Tommy Clay says he hasn't seen his four daughters in months.
"It's very devastating, one of the hardest things I've had to deal with in my life," he said.
Clay said the court won't allow him to see his kids, and he's been fighting it for years. He may finally have some relief if a new state bill is signed into law.
"I think it's going to cut out a lot of the bickering in the court systems," Clay said. "I've had experiences where it's taken me eight months just to get into court just to talk about custody of the kids and child support, and that's time taken away from the kids and they're not seeing this parent and that parent. If it was just a standard, a lot of that stuff would be eliminated."
If the law passes, the standard would become equal custody granted to both parents.
But many family law attorneys, like Jonathan Zahler, say the governor should veto the bill.
"It's a really bad law and it oversteps a lot of judicial discretion," Zahler said.
Zahler says that in many cases, discretion is needed.
"You might have a situation where you have a parent who's never been involved with the kids or just has been a Disney parent type of thing, and all of a sudden they get to step in and say, 'Hey, because the statute says so, I get equal time sharing,' and it may be horrible for the kids," Zahler said. "There may be no stability in this home, there may be issues with illicit substances. Who knows? It doesn't matter. It's basically telling the courts, 'You shall do this.'"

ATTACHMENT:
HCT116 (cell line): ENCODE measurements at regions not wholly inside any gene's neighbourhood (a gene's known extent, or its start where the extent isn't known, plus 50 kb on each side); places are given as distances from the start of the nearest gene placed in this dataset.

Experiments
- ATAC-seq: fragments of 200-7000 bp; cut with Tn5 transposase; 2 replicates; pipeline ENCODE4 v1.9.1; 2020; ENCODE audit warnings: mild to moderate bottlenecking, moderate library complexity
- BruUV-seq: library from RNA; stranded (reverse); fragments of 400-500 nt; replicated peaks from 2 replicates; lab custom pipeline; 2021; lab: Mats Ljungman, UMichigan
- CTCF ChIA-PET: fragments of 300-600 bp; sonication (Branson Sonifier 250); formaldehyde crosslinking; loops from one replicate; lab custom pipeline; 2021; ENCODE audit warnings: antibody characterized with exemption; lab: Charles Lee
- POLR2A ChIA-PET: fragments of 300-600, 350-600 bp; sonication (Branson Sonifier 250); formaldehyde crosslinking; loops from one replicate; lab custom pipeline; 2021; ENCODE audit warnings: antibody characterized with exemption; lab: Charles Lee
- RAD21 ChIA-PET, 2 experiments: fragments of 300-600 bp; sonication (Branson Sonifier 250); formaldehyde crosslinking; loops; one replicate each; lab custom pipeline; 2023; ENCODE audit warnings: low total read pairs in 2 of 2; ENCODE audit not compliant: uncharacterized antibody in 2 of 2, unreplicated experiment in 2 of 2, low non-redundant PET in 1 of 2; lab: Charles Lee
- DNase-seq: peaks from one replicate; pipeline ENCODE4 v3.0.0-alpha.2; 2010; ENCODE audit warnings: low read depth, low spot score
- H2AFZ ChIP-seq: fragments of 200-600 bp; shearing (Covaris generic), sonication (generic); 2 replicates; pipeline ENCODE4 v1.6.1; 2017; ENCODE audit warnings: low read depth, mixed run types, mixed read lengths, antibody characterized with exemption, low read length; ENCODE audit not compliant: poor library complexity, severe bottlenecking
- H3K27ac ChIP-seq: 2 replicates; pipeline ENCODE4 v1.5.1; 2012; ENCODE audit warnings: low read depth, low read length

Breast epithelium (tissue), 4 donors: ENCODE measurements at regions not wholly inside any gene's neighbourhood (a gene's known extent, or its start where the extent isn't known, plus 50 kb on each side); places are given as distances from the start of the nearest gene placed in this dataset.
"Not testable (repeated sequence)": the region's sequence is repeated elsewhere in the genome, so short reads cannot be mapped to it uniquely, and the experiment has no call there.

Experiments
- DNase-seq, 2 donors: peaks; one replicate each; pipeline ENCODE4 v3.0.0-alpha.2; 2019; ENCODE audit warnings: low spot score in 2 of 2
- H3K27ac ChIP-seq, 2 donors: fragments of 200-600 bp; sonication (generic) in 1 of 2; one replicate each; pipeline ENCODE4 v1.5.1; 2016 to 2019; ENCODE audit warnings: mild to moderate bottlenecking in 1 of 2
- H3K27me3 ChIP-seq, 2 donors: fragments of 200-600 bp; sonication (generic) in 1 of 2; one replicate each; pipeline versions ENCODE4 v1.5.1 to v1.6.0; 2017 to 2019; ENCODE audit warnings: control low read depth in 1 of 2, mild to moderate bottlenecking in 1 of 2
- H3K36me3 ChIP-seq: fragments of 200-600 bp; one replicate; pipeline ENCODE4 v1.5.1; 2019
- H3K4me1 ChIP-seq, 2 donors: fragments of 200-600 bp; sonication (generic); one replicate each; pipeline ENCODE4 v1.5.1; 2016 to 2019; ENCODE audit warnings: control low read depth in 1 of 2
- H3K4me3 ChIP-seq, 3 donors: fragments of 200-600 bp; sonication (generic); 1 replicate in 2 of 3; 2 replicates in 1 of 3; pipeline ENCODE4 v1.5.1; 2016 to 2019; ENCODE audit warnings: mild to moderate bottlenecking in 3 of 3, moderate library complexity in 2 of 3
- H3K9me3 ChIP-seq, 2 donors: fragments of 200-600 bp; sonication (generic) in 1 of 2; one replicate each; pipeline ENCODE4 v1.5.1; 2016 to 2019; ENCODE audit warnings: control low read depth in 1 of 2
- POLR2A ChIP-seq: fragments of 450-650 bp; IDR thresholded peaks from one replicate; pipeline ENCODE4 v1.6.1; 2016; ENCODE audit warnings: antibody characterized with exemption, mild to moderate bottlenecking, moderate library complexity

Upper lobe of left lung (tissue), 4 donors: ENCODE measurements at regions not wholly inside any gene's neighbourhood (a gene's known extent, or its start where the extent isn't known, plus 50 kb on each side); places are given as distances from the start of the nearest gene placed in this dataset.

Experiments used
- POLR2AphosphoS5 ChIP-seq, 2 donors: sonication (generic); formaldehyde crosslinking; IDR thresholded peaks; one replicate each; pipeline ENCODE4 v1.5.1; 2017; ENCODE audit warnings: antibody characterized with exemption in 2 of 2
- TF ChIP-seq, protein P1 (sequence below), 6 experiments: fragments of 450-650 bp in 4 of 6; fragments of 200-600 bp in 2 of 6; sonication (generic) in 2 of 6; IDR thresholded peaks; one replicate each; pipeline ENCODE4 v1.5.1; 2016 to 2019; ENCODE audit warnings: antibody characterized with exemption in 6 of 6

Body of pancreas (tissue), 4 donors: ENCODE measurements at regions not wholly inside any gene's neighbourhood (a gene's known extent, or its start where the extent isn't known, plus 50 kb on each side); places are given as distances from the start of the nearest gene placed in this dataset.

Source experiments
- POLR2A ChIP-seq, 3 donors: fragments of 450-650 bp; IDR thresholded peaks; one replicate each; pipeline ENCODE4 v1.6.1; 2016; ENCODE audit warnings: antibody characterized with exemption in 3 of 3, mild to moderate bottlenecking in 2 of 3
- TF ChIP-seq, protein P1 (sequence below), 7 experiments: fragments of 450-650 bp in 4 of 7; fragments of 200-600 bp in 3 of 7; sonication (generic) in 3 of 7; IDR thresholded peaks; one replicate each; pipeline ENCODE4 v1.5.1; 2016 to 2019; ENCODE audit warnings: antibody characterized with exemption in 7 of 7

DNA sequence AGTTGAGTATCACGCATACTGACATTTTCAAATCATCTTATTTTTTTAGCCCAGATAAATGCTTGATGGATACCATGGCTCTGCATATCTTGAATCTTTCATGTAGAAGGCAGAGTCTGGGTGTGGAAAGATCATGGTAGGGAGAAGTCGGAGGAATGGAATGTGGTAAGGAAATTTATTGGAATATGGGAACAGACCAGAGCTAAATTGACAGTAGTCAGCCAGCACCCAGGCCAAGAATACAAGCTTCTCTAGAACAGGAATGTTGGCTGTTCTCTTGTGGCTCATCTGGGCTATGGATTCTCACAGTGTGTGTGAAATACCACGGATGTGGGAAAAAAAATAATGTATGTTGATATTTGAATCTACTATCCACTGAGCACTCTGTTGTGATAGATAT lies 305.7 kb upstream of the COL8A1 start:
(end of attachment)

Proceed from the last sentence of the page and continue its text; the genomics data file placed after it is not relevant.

The other part of the bill limits alimony based on income and length of marriage. Instead of "til death do us part," this law would require an ex-spouse to only pay alimony for up to half the length of the marriage.
That's something else Zahler is not a fan of.
"It doesn't take into account that this person may be injured," he said. "It doesn't take into account that the spouse paying the alimony may have cheated on them and run away. It takes nothing into account as to the specific circumstances of the people."
But supporters say the bill provides relief for those bound to a lifelong financial obligation.
And people like Clay, who's hoping to see his daughters soon, hope the governor signs it.
"I'll feel like I'm getting somewhere a little bit," Clay said. "Maybe we'll see after it's signed. So we'll just have to wait and see."
Gov. Rick Scott has until Monday to sign the bill, veto it or let it go into law without his signature. If passed, the changes would go into effect July 1.
Scott recently celebrated 41 years of marriage with his wife and high school sweetheart, Ann.